The setting for this chapterful of farming stories is strange: a boat, by the water. Jesus — a carpenter, it is to be assumed, because that was Joseph’s profession — is on a boat, telling stories about farming. And his stories demonstrate an interest in storytelling, but not in farming. The stories leave many gaps, including this one: why would the ‘enemy’ come at night to sow wheat-like-weeds among the wheat of the farmer? where does one get this wheat-like-weed? Why didn’t they just destroy the field if they were an enemy? Similarly, what is the function of the “while everybody was asleep” in the story, and who — in the great cast of characters that’s explained in the second part of this lectionary reading — who are the servants? What is happening in the conversation with the servants and the master? Why didn’t the servants gather in the wheat at the end? Who are these reapers? And why didn’t they just discard the weeds as they harvested the actual wheat? Also, what does the barn mean?

Parables are short stories that are designed to irritate, to displace, to leave people with questions that irk their moral sensibilities. What did that mean? The aim is not usually to scapegoat the already scapegoated, but rather to cause those who consider themselves to be righteous to question whether their own estimation of themselves as righteous is to be trusted. In this way, a parable is an invitation to enter into conflict with our own self reckoning: to wonder whether what we imagine is our pristine intentions is manifest in either impact or action?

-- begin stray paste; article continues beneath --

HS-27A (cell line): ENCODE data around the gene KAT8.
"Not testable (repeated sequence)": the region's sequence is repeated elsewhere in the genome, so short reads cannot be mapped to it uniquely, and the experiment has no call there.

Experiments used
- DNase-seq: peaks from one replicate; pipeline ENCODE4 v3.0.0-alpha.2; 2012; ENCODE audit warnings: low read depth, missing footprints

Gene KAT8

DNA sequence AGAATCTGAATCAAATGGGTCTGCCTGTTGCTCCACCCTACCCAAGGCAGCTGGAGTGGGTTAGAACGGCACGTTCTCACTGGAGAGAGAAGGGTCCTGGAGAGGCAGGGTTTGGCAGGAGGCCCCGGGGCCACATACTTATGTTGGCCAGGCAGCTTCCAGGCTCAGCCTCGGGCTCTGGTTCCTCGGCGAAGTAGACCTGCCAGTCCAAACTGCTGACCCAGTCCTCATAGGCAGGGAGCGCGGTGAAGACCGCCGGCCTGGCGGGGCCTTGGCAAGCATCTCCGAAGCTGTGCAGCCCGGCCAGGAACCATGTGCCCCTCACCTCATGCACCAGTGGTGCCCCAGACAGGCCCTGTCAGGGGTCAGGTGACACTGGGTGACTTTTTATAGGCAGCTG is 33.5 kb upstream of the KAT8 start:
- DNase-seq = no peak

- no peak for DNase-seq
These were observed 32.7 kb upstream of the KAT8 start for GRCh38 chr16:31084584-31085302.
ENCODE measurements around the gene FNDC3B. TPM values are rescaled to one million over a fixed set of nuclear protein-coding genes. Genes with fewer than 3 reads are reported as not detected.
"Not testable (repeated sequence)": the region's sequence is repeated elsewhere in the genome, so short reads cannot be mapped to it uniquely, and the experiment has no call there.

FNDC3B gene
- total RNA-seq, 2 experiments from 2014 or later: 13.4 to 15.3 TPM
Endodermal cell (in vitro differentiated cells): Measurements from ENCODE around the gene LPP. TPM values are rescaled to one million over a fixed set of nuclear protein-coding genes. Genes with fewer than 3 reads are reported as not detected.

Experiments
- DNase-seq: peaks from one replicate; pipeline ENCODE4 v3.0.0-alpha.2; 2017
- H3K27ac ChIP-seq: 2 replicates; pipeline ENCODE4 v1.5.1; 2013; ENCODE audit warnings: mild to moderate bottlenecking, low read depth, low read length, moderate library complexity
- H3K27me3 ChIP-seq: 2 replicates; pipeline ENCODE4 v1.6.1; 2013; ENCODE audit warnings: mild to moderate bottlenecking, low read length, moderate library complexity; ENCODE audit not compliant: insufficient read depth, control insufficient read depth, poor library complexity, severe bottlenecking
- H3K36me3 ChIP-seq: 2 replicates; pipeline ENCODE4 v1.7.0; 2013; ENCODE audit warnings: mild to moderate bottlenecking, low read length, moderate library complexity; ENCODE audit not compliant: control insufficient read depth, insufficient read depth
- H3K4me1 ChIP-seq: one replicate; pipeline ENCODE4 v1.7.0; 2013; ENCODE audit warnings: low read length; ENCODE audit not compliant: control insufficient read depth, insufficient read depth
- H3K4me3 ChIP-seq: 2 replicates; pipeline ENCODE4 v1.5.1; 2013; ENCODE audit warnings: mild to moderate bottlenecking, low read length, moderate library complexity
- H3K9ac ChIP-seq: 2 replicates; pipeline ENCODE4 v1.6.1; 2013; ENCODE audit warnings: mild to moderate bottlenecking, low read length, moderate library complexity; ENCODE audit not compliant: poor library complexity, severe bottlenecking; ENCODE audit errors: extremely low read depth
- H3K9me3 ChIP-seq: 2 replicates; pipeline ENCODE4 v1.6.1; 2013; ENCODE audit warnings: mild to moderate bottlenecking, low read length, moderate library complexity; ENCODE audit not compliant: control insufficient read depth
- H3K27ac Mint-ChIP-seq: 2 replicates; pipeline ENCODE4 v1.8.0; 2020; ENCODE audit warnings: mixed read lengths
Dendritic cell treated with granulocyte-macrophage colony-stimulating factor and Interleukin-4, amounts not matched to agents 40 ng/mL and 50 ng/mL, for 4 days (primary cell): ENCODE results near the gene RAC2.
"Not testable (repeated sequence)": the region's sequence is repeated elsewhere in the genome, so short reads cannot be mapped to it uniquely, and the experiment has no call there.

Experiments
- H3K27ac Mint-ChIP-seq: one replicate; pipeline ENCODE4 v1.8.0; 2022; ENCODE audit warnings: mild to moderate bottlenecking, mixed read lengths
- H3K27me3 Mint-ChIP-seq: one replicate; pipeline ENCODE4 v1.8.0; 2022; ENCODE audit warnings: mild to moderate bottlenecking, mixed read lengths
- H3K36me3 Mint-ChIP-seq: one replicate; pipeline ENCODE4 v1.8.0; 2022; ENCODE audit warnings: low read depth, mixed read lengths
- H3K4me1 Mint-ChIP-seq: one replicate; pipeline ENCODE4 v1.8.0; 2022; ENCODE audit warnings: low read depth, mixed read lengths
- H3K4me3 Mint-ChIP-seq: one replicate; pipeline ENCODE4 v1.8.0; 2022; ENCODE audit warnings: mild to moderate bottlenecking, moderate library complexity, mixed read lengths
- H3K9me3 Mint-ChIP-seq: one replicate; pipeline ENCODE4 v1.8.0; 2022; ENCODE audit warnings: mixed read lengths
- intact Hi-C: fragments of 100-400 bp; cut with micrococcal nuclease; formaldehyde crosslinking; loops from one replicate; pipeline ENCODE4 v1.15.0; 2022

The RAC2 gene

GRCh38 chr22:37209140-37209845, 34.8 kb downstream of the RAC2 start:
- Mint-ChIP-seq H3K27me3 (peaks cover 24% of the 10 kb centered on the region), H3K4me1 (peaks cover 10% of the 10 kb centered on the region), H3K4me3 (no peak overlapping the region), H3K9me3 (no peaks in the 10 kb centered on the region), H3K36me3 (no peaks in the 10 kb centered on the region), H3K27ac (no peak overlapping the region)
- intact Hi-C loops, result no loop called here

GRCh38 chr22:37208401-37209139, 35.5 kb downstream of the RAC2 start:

In the storyworld of Matthew’s Jesus there exists, too, a final reckoning: a judgment, and a judge. This linear view of time has lent itself to many Christian apocalyptic imaginations of a reckoning day at the end of time. But this is only one view of time. John’s gospel proposes a different understanding: that the end times are already here, circling in and out of the everyday, and in such an imagination, reckoning, judgment, accountability and action are called for now, and now, and now, and now.


Response

As a response, consider how you might identify with different characterisations within parables, so rather than taking the side of the one whose righteousness is always proved, consider that you might be someone whose righteousness is queried.


Prayer

Storytelling Jesus,

annoying your listeners and followers
with parables that irritate
and questions that interrogate the faithful.

Irritate us,
displace us from the centre
when we tell stories that demean others
for our own comfort.

Because you told stories in the hope that
action would follow.

Let action follow.

Now, and Now, and Now, and Now.

Amen.

Further Reading

Amy-Jill Levine's magnificent book Short Stories By Jesus is a scholarly and accessible exploration of the form of parable as used by Jesus and recorded in the gospel texts. A Jewish scholar of the Christian scriptures, AJ Levine offers reflections on the insights and complexities of the Christian literatures. It's wondrous, and timely, and is so worthwhile. Abingdon Press have recorded some of her work for a video series, one of which is made freely available here.